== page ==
Victor Serge 1937
Source: La Wallonie, March 6-7, 1937;
Translated: for marxists.org by Mitchell Abidor;
CopyLeft: Creative Commons (Attribute & ShareAlike) marxists.org 2013.
The days between March 7-11, corresponding to February 23-27 on the old Russian calendar, should inspire worthwhile thoughts in many people. Twenty years ago during those days the most authoritarian empire in Europe suddenly collapsed, like a worm-eaten building. On March 5, as was his custom, His Majesty the Emperor Nicholas II peacefully received the grand dignitaries. The dynasty had three centuries behind it, and anyone who would have predicted that there'd be nothing left of it at the end of the following week would have been taken for a madman. Obviously the working class was grumbling in the lower depths, those lowlifes stirred up by the Marxists, right? But tried recipes were known for keeping them in check. General Khabalov, governor of Petrograd, foreseeing problems at the end of winter (what perspicacity!) had just established a detailed plan of repression. Among themselves the generals and foreign ambassadors envisaged “enormous changes” which would have substituted one camarilla for another in the government. Nicholas II was confident, the Tsarina Alexandra Feodorovna, more confident still. Didn’t they have the support of Providence, good prisons, an incomparable police force, and gibbets in sufficient number? Pretty solid, all of that. A signal to the dispensers of secret funds and the press of the two worlds spoke in touching terms of the civilizing tsar, adored by his people, of invincible Russian might, of the Slavic soul that blah blah blah… “The revolutionaries, sir? Everyone knows they are Ludenforff’s agents and half mad. Anyway, for fifty years their predictions haven’t come true.” This was how M. Homais expressed himself at the Café de la Paix, and he perhaps proudly added: “I, sir, have invested my savings in Russian loans and I advise you to do the same.”
Barely one year before the collapse the Tsarina wrote to her august spouse: “Don’t allow yourself to bend; no responsible ministry, etc.; nothing that they want. This war must be your war and the peace your peace, to your honor and that of the fatherland, but in no event that of the Duma. Those people don’t have the right to say a thing.”
The Duma was the shadow of a parliament; “those people” were bourgeois liberals who timidly called for a parliamentary regime.
The events began in the working class neighborhoods of the capital on February 23 old style (March 7 new style) with a spontaneous strike in which the workers, tired of queuing up for bread, took the initiative. No revolutionary party prepared or willed anything. The movement spread, overtaking both the militants and the authorities. (The most qualified of the militants were overseas, in prison, or deported.) The Tsarina didn’t lose her head, you can be sure! She had seen her share of troubles in a quarter of a century. She wrote on February 24 (March 8) to Nicholas II: “I hope that this Kerensky of the Duma will be hung because of his abominable speeches. Martial law is indispensable and will serve as an example. Everyone wants to see you demonstrate firmness.”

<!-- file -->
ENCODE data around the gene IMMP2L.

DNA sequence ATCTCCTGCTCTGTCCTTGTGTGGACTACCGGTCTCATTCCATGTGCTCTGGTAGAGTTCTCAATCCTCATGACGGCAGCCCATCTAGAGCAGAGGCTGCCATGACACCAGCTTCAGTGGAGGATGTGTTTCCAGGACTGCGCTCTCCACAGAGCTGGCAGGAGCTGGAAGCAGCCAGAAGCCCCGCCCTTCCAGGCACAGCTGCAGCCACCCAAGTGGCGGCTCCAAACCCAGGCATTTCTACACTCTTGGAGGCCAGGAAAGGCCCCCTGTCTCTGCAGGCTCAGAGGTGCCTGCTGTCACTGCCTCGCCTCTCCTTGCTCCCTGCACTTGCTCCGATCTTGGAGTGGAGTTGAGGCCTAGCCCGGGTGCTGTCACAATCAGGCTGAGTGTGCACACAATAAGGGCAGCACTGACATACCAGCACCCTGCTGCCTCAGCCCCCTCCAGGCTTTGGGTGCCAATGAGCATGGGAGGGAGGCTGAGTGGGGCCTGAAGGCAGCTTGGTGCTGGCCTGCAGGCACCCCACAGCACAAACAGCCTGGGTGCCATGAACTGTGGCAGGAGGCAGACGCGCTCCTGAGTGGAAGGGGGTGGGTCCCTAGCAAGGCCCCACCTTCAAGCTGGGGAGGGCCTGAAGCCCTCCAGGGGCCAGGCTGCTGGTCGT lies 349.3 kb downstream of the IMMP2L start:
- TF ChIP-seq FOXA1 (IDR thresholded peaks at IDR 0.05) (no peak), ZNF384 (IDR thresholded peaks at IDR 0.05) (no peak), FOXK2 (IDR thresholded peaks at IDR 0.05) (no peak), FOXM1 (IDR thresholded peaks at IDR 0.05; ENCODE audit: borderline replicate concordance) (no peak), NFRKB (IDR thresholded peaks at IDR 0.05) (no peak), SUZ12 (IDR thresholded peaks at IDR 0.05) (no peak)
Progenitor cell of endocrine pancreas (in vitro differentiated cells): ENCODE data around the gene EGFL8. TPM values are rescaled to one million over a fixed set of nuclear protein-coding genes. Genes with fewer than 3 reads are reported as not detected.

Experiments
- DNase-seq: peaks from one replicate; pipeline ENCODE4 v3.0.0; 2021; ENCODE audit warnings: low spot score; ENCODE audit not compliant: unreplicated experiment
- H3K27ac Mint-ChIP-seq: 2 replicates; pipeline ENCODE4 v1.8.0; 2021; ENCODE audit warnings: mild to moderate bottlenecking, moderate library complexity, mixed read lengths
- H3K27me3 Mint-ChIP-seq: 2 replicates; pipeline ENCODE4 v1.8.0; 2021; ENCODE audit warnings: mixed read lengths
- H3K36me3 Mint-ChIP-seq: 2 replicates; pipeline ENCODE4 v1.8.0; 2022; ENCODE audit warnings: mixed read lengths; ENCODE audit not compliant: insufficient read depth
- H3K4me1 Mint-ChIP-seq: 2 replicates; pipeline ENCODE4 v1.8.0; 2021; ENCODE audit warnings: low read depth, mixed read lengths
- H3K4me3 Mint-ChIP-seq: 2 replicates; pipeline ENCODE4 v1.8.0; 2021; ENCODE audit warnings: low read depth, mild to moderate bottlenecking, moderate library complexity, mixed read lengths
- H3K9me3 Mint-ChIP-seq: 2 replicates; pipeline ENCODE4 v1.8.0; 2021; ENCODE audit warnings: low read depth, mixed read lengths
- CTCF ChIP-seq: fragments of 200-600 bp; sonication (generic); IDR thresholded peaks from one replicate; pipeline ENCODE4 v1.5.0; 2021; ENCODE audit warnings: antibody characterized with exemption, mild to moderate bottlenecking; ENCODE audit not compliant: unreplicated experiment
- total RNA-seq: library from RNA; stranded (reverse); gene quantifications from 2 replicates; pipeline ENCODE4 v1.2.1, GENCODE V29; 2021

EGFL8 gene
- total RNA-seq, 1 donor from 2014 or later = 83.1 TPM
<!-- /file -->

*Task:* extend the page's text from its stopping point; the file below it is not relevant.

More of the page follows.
The Tsar left his Headquarters in order to be closer to the capital, but his special train wandered over deserted tracks without arriving anywhere. Railway workers made bizarre signs at him: Tracks closed! Danger! General Ivanov, named dictator so as to establish order in accordance with the good old methods, arrived with a few troops forty kilometers outside of Petrograd and asked the governor of the city for precise information concerning the situation. Governor Khabalov answered him: “The whole city… all the stations... all the artillery is in the hands of the revolutionaries. The ministers have been arrested. I have no police force at my disposal.”
In fact, the situation was clear.
In five days of spontaneous street demonstrations absolutism fell. It was the garrison’s passing over to the people that settled the question. And yet, the soldiers made their decision without any preliminary propaganda, just as spontaneously as the workers who had started the strike. The regime was condemned in people’s minds, in the same way that a man apparently enjoying perfect health dies of a cardiac embolism. The tsar abdicated first in favor of his son, and then of his brother, who in turn abdicated in favor of the Constituent Assembly. Words and acts no longer of any importance. From fear of a greater ill the generals quickly recognized the provisional government of Prince Lvov, established by the liberal deputies of the Duma with the consent of the Soviet ,i.e., the council of delegates of the factories and regiments, the sole real power during those days. Grand Duke Cyril Vladimirovich puts on a red armband and drives the carriage of the guard to the Tauride Palace where the new power is being improvised. The telegrams of the tsarina are now returned to her with this brief administrative note: “Address of the recipient unknown.” The historian remarks that “the telegraph employees never again found the Tsar of the Russias.”
The totalitarian regimes of today appear solid. They have beautiful decorative facades, splendid uniforms, infinite resources, countless admirers. The Russian autocracy had had all of this for centuries on the first days of March 1917. A week later it all belonged to a past dead and gone forever. Because, in fact, it had the masses against it. A good subject for contemplation, indeed.